Anyone reading Friday’s post about Jim Chanos proving me wrong will have noticed the ensuing debate about the merits, or lack thereof, of Macquarie refusing to value its assets at market value. Whatever you think of Macquarie Group’s accounting principles, the situation in its infrastructure funds is several degrees worse. Consider this little example.
Copenhagen Airports owns two airports, Denmark’s main airline hub located 8km south of Copenhagen, and a smaller regional airport in Roskilde, host to one of Europe’s most popular music festivals.
The company is 53.4% owned by Macquarie Airports Copenhagen, 39.2% owned by the Danish Government and the remainder of the shares are listed on the Danish Stock Exchange. The shares traded last week at a price of 729 Danish Kroner (DKK), giving it a market capitalisation of DKK5.7bn (about $1.6bn).
If all of the shares are worth DKK5.7bn, then the Macquarie-related 53% must, according to the Danish stock market, be worth DKK3.1bn. Unfortunately, there is a slight problem with that somewhat logical conclusion: Macquarie Airports Copenhagen has a loan of DKK5.1bn against its investment. If the stock market value is the real value, not only is the equity in Macquarie Copenhagen worth nothing, but the lenders are underwater to the tune of a couple of billion Kroner.
Macquarie Airports (MAp), listed on the Australian Stock Exchange, owns half of Macquarie Copenhagen (the other half was sold to unlisted Macquarie funds last year). MAp’s board of directors doesn’t think its investment is worth nothing. In fact, they have its half stake on their balance sheet valued at $1.1bn, or DKK3.8bn.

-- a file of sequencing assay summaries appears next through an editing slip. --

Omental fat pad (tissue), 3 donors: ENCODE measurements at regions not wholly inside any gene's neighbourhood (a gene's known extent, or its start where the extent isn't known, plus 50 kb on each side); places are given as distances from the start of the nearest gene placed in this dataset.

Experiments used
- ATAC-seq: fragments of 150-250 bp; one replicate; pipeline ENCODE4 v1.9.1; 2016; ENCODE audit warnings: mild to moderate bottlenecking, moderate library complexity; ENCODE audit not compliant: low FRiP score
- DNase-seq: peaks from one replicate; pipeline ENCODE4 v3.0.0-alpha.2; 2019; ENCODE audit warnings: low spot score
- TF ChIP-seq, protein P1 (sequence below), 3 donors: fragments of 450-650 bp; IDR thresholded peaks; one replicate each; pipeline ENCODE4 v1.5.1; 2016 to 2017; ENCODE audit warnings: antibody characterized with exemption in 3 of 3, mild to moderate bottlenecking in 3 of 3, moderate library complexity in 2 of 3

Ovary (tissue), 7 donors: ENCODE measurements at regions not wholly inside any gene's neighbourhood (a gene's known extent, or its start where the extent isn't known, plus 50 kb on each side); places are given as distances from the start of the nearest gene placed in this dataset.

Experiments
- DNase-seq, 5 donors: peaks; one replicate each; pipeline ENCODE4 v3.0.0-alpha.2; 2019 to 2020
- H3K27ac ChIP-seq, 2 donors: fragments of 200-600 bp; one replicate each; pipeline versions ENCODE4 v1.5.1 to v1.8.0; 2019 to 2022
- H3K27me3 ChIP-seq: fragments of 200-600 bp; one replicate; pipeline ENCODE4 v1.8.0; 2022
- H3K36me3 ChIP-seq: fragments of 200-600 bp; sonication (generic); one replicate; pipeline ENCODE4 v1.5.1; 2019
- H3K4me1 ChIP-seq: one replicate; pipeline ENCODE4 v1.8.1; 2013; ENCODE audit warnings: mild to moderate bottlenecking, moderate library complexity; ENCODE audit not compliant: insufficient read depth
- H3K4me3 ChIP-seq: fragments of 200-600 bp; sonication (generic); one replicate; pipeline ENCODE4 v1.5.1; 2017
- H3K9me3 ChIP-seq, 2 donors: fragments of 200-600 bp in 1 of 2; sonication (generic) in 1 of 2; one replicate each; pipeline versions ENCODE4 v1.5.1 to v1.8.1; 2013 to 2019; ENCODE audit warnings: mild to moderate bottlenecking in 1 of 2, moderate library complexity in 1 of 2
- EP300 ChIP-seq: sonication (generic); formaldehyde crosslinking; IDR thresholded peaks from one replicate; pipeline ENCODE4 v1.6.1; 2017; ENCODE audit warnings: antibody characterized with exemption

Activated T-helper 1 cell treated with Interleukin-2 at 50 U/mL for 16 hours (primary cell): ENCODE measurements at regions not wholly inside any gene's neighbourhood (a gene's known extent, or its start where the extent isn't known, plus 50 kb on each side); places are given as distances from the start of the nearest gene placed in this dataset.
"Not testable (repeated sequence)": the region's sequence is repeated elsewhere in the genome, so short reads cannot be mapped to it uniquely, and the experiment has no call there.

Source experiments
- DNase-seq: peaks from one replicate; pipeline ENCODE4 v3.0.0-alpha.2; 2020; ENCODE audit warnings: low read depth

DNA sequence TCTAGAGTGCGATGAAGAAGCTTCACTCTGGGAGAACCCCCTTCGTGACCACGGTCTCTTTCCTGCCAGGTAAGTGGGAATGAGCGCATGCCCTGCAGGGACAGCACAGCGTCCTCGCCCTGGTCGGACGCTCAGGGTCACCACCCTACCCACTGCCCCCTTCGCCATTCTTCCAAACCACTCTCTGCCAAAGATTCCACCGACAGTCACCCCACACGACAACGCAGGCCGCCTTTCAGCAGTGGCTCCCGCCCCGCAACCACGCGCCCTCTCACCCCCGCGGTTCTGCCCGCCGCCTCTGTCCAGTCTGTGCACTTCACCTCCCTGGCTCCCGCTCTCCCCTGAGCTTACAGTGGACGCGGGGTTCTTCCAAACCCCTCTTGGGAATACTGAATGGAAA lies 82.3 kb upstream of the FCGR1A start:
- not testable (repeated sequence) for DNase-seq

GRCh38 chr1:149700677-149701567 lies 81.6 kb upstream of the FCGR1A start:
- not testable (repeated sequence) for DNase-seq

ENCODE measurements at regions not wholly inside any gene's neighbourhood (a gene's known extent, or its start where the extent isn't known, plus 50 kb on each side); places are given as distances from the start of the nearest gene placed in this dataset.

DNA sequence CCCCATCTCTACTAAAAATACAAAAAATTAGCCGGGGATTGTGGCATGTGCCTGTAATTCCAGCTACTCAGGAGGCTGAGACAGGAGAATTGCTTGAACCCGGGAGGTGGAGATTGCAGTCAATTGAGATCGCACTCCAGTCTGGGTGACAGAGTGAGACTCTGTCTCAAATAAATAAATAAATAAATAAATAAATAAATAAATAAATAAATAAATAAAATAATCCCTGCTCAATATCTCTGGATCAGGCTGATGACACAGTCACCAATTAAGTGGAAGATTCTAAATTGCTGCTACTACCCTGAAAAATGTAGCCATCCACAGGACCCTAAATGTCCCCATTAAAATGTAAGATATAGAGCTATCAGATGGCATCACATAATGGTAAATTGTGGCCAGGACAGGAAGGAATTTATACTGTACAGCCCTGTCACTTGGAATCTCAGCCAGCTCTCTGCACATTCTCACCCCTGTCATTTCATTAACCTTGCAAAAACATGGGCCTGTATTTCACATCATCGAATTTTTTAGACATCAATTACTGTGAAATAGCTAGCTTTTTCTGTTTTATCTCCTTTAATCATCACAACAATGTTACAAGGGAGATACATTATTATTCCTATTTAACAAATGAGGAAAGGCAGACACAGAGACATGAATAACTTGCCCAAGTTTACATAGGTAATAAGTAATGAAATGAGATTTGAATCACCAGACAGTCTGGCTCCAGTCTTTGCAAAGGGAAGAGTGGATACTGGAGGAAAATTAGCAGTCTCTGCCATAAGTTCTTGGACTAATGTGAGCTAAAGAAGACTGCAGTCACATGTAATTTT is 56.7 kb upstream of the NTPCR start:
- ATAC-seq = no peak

They therefore think the full equity is worth DKK7.6bn and the whole of Macquarie Copenhagen DKK12.7bn (including its DKK5.1bn of debt). It’s an extraordinary difference of opinion. MAp’s directors think 53% of the airport is worth twice as much as the current market value for the entire company.
Someone, or everyone, has clearly lost their marbles.
For the record, the shares listed on the Danish stock exchange look exceptionally cheap. The airport has its troubles. One of its biggest customers, Sterling Airlines, went bust in October last year. And Scandinavian carrier SAS, which alone accounts for 46% of Copenhagen’s revenue, is in the middle of an emergency capital raising in an attempt to stave off bankruptcy.
But the company still made DKK1.0bn in 2008, which was 24% down on the previous year but in line with the average since 2004. That puts it on a PER of 5.7. Its own debt burden (separate from the Macquarie Copenhagen debt) is relatively small – interest on the DKK3.1bn debt is covered more than 7 times by pre-tax earnings – which means it is well placed to deal with difficult economic conditions. And, even if SAS joins Ansett in the increasingly crowded hanger for failed airlines, another carrier is likely to pick up the slack. Copenhagen is, after all, a beautiful city that people want to visit.
If you’re looking for exposure to the Danish Kroner, this looks like a very sensible place to park your cash. But what to make of MAp’s valuation?
Useless. That’s about the only way to describe it. It is a bizzare set of accounting principles that allows the directors of a listed company to ‘value’ their assets every year and report the difference as profit or loss. The accounts provide investors with none of the information they need to value the business themselves – revenue, margins, assets and the like – but simply expect us to have faith in the directors’ numbers. We’re not even told what the underlying earnings and future growth assumptions are – that would at least allow us to perform some reasonableness tests.
Fortunately both Copenhagen and Sydney Airport publish accounts of their own, so the MAp jigsaw puzzle can be put together reasonably well. But the accounting standards need to be changed so that these infrastructure funds can be properly analysed from their own audited accounts. As it stands, the annual reports aren’t worth the paper they’re printed on.